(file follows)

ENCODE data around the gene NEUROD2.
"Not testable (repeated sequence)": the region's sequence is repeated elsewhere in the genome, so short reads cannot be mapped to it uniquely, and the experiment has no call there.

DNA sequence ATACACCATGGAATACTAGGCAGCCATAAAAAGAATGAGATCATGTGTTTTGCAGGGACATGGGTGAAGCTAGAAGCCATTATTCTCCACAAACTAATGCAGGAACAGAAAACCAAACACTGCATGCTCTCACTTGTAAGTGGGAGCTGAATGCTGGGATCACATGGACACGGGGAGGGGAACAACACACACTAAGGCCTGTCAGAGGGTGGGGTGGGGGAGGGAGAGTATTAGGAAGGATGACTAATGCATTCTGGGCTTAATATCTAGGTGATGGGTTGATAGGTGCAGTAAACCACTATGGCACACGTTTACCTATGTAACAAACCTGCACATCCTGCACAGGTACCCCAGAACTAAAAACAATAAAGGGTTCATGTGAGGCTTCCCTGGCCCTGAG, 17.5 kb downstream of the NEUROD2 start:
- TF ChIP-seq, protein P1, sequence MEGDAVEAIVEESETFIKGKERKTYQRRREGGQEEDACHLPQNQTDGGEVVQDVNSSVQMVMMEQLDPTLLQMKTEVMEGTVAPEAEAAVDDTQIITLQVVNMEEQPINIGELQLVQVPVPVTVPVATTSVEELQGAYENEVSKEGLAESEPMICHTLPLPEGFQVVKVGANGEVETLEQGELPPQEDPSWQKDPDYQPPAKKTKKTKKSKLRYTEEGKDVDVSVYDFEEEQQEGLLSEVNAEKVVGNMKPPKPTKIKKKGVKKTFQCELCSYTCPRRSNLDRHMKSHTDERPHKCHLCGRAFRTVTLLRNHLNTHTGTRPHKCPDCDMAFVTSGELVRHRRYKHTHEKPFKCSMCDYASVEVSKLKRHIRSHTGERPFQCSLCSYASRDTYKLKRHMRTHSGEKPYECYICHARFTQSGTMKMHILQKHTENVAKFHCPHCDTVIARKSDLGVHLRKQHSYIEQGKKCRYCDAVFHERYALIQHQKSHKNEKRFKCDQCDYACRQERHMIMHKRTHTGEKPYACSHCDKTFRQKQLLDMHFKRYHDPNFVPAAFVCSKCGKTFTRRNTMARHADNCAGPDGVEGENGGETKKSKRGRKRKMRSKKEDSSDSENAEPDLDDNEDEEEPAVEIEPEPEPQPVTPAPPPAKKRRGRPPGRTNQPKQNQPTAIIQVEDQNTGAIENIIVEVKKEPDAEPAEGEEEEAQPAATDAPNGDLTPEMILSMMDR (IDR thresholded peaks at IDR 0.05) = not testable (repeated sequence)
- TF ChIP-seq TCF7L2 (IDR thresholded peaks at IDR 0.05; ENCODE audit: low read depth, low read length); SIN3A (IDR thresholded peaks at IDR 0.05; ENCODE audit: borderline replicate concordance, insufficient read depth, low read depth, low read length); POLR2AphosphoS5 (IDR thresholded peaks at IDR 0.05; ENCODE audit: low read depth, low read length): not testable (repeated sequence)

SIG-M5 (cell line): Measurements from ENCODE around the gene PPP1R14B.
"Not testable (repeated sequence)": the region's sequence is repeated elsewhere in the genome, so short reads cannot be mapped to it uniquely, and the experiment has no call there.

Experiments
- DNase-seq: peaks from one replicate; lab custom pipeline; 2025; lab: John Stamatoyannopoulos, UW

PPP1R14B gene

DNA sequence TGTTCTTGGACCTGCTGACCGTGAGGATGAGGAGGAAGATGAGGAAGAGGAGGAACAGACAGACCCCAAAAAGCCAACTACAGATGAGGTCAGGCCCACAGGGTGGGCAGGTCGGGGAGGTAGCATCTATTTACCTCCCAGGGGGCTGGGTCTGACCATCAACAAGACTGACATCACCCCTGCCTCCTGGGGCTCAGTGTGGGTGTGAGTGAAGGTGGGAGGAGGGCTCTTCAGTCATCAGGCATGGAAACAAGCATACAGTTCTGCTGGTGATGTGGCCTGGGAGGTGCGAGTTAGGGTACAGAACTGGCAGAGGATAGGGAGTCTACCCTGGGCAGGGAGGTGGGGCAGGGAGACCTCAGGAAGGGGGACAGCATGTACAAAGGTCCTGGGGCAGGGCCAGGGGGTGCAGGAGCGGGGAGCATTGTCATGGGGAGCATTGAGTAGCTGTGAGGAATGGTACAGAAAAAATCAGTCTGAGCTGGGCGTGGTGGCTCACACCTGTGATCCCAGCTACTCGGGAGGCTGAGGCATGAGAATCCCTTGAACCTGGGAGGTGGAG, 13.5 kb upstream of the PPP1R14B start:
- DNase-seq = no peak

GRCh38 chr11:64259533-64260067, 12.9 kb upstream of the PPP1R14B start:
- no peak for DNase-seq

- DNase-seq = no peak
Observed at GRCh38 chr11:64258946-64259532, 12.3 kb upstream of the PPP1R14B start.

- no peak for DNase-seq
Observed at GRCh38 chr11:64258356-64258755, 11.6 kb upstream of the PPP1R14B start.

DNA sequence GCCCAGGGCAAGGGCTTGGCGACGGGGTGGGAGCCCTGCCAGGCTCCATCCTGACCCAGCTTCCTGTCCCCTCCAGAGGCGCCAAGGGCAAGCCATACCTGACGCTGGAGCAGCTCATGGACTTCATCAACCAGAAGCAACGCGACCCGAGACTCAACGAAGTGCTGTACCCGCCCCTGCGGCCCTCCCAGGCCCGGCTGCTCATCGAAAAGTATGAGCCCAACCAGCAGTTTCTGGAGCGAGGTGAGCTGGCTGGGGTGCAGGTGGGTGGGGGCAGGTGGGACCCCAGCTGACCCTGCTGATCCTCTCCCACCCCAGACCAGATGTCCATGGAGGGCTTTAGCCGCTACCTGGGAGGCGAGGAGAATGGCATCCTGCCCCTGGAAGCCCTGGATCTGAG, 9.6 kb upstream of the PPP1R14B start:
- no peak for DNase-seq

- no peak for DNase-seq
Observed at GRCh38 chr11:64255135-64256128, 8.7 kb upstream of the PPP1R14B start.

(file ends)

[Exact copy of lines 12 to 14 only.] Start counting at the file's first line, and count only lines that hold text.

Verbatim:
- DNase-seq = no peak

GRCh38 chr11:64259533-64260067, 12.9 kb upstream of the PPP1R14B start:
- no peak for DNase-seq